Throughout the day, clusters of men in dark suits spoke to each other in their common language: broken English, with Dutch, Chinese, Russian and Thai accents. A member of a Korean delegation wore a flak vest inside the hotel ballroom.Gina Chon at the Wall Street Journal reports that “The outcome raised questions about how quickly Iraq could rehabilitate its oil sector, which has suffered from years of war and neglect. The country relies on oil sales for more than 90% of government revenue.” She explains some of what happened.
While the companies finally agreed to the government’s price, it was the only time all day that the usually wide gaps between what the government was willing to pay and what the companies said they needed to be paid were bridged.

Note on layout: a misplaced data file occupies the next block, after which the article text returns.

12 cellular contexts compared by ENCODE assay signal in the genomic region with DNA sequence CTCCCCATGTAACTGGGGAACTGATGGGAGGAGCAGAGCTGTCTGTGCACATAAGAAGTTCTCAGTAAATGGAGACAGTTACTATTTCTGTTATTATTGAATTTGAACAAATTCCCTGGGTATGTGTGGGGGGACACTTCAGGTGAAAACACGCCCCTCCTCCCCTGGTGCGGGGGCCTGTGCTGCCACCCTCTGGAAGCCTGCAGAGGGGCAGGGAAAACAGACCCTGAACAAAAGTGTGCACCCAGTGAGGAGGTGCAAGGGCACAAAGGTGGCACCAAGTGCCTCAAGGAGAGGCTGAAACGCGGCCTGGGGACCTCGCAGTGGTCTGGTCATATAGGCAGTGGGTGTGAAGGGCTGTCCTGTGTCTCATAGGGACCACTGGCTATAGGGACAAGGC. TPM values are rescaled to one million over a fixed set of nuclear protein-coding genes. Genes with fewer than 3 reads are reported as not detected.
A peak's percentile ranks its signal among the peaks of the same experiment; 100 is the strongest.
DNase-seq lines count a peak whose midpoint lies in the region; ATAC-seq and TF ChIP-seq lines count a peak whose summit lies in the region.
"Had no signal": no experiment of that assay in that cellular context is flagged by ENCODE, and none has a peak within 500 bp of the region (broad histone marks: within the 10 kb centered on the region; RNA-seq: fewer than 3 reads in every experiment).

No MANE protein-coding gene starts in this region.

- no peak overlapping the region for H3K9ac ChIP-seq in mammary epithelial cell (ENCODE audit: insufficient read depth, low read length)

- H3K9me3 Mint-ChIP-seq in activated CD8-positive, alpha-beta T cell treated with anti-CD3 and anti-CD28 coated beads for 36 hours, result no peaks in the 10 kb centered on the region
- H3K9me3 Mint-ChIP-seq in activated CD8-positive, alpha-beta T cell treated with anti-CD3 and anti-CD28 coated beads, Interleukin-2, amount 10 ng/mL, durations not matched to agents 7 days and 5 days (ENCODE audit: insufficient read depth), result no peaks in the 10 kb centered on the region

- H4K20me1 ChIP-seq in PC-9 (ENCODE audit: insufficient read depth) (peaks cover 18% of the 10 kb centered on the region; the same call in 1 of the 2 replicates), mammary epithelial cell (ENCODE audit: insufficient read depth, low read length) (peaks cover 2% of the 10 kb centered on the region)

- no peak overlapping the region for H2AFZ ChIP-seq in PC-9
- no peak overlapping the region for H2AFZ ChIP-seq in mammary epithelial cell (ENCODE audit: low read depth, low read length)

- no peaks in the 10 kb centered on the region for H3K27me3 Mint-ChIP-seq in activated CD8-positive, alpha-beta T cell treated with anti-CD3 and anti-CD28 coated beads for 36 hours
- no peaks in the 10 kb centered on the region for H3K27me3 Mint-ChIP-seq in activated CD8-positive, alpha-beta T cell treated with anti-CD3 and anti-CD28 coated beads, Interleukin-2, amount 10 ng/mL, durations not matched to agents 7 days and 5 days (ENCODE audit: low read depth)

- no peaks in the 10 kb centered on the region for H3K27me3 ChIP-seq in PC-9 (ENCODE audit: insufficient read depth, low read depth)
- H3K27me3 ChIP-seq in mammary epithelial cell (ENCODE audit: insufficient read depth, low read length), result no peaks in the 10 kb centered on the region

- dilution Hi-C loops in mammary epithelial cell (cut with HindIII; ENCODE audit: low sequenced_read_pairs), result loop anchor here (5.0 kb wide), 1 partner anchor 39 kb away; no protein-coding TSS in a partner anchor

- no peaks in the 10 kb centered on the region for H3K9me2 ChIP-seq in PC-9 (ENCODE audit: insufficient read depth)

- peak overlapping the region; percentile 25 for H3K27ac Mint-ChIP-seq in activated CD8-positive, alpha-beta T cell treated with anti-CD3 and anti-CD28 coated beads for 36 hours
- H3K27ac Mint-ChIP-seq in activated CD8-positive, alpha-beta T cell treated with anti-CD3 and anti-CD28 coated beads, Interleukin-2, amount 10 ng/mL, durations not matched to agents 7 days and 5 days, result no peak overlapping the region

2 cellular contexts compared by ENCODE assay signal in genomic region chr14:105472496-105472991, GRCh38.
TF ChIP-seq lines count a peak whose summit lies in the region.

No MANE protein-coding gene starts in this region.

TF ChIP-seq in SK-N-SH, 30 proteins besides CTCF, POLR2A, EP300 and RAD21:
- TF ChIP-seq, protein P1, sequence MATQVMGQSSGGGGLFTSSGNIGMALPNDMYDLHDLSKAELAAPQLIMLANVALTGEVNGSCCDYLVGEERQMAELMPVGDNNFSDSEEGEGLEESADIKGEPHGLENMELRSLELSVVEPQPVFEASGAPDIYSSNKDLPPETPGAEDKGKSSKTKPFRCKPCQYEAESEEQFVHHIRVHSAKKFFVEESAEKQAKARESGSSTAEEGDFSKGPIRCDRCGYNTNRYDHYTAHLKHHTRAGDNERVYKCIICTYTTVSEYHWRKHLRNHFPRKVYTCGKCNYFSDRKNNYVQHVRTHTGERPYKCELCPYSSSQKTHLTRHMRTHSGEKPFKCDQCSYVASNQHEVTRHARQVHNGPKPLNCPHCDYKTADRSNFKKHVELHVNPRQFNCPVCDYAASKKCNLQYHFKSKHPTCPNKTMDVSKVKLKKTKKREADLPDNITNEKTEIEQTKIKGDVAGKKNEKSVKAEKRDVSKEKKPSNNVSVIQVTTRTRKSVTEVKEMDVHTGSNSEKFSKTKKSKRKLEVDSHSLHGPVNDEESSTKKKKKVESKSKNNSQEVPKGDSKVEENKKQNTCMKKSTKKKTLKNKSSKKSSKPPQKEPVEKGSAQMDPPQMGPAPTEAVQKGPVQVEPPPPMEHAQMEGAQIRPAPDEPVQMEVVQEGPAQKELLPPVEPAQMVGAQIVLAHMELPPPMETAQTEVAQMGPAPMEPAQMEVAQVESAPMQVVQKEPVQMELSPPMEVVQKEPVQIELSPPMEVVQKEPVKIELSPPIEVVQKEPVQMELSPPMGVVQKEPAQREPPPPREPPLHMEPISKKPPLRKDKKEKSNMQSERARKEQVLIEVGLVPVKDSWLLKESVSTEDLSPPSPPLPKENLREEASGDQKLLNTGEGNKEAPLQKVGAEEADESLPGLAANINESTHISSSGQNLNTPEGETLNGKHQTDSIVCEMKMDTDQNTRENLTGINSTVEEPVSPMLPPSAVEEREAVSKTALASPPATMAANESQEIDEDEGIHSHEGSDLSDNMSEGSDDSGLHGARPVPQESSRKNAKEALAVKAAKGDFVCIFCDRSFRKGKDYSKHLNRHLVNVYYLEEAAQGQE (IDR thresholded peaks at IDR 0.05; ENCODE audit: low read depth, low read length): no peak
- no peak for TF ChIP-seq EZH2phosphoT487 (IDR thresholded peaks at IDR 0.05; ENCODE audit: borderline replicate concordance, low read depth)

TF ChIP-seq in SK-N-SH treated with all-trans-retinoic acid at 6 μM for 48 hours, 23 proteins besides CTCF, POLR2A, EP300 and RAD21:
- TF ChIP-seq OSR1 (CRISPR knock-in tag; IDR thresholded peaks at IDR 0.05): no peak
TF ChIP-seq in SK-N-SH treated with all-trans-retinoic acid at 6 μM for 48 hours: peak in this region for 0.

The Iraqi oil ministry set aggressive pricing for the 20-year technical-service contracts in which companies will be paid a fee for boosting output. The oil ministry typically offered a maximum bonus for any output beyond current levels at $2 a barrel for several fields -- a figure that proved a dealbreaker, according to a number of oil executives. Company bids ranged from about twice that figure, in most cases, to more than 10 times the oil ministry amount."It's a losing proposition," one official at an Asian oil company said. "It's not worth it for us to pursue this."